It is clearly important to base your business decisions on valid and accurate data. Every year more and more companies are using data, implementing data governance initiatives, and benefiting from introducing a data culture to their business. Thus, it has now become best practice to instill a data culture in your business.
As of 2020, 50% of organizations worldwide are implementing data-driven decision-making. This is an increase of 12% in comparison to the two years previous (source Statista/Capgemini 2020).
There is still a long way to go before all companies are driving their decision-making with data but if your company does not have a data culture, why should you implement one, and what benefits will you see? Let us dive deeper…
Data culture is putting valid and accurate data at the center of your business, making it a core part of, not just IT, but also the mindset of every employee, with the availability of the data across all departments. This allows individuals, departments, and the business as a whole to make informed decisions based on data and not just gut feelings.
Despite half of the organizations having implemented data-driven decision-making, the establishment of a data culture is still in the initial stages of adoption. The percentage of organizations worldwide establishing a data culture has slowly increased from 2019 to 2022 and its trajectory is onward and upwards. This means, going forward, not establishing a data culture will put your organization at a disadvantage compared to those that have established one.
It is imperative that companies focus on implementing a data culture sooner rather than later as it can add significant value such as increasing revenue, cutting hidden costs, and improving productivity.
Two of the most vital roles in data and analytics activities are big data and artificial intelligence (AI) and many key factors have been driving investments in these areas in recent years. They can be categorized as either offensive or defensive. Offensive factors driving investments are transformation, innovation, and competitive advantage, while defensive factors reflect efforts to save costs and adhere to regulations.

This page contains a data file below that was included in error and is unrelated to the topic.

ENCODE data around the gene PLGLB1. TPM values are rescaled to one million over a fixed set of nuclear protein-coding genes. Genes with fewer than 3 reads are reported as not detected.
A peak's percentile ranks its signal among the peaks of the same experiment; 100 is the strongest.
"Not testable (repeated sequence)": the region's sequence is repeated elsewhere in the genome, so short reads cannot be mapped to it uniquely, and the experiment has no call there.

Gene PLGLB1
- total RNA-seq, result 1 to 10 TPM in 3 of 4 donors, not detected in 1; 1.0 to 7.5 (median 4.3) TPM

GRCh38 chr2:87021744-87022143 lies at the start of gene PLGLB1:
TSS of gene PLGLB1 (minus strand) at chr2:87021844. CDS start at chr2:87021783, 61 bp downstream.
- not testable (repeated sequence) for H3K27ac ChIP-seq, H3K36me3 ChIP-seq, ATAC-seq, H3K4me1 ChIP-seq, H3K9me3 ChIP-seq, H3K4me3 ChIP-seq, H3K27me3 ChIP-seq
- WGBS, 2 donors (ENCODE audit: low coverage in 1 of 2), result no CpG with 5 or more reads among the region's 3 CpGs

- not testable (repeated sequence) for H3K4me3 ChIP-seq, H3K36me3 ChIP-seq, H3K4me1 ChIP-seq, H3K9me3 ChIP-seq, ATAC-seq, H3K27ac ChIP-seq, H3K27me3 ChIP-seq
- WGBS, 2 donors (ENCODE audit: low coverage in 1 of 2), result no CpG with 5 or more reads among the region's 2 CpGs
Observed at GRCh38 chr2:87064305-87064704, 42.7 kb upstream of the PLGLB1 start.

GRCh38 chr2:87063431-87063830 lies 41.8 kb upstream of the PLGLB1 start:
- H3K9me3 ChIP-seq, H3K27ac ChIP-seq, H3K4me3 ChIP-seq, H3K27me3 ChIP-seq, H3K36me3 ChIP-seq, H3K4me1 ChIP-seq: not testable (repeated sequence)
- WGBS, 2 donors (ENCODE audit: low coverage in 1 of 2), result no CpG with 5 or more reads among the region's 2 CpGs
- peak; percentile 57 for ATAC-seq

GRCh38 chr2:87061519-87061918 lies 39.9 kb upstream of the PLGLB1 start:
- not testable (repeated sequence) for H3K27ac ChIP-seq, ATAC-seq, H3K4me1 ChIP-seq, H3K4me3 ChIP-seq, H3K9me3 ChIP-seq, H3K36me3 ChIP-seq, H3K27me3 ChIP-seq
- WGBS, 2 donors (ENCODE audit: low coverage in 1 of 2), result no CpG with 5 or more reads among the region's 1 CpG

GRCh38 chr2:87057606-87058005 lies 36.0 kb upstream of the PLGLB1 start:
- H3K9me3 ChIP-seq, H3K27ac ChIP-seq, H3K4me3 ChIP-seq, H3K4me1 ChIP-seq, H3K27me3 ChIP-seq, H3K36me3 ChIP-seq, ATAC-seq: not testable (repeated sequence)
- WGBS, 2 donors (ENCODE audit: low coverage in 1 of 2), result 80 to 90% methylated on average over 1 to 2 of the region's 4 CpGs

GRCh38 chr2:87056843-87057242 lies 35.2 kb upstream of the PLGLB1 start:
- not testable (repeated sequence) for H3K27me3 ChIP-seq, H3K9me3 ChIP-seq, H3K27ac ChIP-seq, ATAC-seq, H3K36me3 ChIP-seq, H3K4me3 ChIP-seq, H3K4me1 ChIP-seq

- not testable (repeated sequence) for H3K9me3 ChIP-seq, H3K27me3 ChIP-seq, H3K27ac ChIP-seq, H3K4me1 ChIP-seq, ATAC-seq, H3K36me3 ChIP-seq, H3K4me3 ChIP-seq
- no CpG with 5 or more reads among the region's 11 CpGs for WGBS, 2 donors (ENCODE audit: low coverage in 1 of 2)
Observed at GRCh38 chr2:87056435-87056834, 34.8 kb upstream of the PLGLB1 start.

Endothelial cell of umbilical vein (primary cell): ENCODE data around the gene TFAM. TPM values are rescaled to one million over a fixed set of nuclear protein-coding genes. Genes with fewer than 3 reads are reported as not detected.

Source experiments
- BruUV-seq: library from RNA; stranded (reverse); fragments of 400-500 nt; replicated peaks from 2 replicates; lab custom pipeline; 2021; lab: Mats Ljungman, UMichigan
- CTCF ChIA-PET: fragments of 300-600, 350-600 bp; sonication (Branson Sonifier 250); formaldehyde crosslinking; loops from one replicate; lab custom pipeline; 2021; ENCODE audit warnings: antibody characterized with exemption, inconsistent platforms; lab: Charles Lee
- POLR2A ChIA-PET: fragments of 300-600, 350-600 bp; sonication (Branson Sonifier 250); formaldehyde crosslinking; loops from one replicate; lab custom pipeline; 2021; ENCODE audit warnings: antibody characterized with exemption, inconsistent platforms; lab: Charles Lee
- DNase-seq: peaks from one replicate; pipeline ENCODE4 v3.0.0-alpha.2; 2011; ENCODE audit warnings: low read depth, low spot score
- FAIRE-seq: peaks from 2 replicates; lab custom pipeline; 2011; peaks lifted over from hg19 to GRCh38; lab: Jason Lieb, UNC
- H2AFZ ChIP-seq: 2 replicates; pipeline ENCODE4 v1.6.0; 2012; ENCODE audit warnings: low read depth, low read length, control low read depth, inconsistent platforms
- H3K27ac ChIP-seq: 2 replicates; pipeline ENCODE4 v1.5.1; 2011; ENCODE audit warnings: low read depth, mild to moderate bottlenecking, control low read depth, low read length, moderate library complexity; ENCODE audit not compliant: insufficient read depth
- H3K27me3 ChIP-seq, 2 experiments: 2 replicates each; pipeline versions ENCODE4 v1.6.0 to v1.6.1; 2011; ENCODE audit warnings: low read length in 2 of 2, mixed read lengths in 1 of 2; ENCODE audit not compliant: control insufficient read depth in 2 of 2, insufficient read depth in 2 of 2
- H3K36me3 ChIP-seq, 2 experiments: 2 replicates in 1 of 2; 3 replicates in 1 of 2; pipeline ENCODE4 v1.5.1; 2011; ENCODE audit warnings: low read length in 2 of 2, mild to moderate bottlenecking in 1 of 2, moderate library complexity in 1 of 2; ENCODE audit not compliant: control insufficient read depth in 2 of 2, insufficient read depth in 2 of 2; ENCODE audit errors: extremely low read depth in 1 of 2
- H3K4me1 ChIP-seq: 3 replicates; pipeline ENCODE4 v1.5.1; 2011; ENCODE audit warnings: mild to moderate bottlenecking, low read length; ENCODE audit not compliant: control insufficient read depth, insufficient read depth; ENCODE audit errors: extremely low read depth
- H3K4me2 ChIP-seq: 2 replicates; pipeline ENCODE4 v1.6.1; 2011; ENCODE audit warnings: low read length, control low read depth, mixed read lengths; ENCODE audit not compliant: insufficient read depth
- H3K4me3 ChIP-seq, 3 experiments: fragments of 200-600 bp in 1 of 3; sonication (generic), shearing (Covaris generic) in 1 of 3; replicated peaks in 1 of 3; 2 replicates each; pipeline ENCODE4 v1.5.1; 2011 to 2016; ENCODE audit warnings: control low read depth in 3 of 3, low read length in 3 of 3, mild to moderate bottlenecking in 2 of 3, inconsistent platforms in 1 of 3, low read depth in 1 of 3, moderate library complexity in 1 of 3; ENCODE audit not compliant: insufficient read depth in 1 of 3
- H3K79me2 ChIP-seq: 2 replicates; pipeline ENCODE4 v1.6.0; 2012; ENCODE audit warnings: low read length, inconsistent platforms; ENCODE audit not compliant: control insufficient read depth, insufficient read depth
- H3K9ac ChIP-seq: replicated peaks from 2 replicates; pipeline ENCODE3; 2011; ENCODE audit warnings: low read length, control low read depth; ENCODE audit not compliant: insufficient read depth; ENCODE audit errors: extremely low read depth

According to Statista/NewVantage Partners, over the last few years investment in offensive factors has been reducing and, in turn, investment in defensive factors has been increasing.
In the past, data initiatives have focused on offensive factors but as part of your data culture, defensive factors must now, clearly, also be considered. While many companies are still primarily focused on the offensive benefits of investments, adding defensive factors to your strategy could be just what your data culture needs.
Data-driven decision-making has become important across many industries, but the banking industry still leads the way. It is important to note how industries such as insurance, telecom, life sciences and healthcare, and automotive all have rankings just above 50%, whereas energy and utilities, public services, retail, consumer products manufacturing, and industrial manufacturing all have between 43-48%. This proves that there is still plenty of room for the growth of data culture within all sectors but especially these latter ones.
And, despite its position as the leading industry, more than 75% of bank executives believe that outdated systems, data duplication, and manual processes slow down data handling, highlighting the need to invest in more effective data solutions (source Capgemini – 2021 PDF). Every industry and sector can benefit from establishing a data culture.
The advocation of data culture often comes from the C-level, or C-suite, such as the CEO. However, in 2021 Tableau/IDC discovered that 83% of CEOs still wish for their companies to become more data-driven. In the same research, it became apparent that this urge to become more data-driven was due to several important factors. Organizations with data cultures are more likely to use data in major decisions, daily meetings, their approach to work, and in support of their proposals.